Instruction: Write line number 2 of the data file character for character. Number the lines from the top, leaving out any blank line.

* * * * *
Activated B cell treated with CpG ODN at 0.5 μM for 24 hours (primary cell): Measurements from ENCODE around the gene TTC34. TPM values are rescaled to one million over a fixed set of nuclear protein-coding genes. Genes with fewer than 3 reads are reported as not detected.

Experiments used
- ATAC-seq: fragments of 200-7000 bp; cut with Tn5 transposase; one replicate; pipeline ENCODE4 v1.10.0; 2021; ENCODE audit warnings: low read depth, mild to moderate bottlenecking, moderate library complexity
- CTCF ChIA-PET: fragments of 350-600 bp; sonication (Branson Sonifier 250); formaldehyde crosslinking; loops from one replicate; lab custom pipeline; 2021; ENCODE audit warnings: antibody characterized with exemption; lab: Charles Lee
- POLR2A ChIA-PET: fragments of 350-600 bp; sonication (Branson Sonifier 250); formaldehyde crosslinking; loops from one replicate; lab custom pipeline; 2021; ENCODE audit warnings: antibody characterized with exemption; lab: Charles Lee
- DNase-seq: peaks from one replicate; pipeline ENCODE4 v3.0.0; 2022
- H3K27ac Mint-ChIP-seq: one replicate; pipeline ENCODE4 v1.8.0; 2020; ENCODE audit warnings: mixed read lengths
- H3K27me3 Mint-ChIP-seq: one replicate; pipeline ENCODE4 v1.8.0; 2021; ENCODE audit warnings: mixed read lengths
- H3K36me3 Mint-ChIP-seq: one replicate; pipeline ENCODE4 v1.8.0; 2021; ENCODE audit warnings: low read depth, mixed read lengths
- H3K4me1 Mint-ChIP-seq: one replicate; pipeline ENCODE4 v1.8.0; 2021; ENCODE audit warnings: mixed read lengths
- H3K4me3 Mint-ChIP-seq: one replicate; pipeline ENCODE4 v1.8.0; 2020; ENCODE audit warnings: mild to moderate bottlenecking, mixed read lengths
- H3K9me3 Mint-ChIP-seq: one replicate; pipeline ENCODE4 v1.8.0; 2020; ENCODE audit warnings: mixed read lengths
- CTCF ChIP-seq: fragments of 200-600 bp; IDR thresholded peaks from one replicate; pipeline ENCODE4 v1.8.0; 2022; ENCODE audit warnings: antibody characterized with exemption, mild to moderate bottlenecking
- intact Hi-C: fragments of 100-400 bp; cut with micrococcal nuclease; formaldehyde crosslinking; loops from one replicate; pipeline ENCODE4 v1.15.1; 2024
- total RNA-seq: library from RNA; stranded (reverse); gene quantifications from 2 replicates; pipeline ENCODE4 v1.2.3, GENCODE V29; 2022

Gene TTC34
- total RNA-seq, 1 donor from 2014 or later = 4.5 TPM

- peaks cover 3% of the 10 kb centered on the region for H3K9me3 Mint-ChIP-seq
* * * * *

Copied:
Experiments used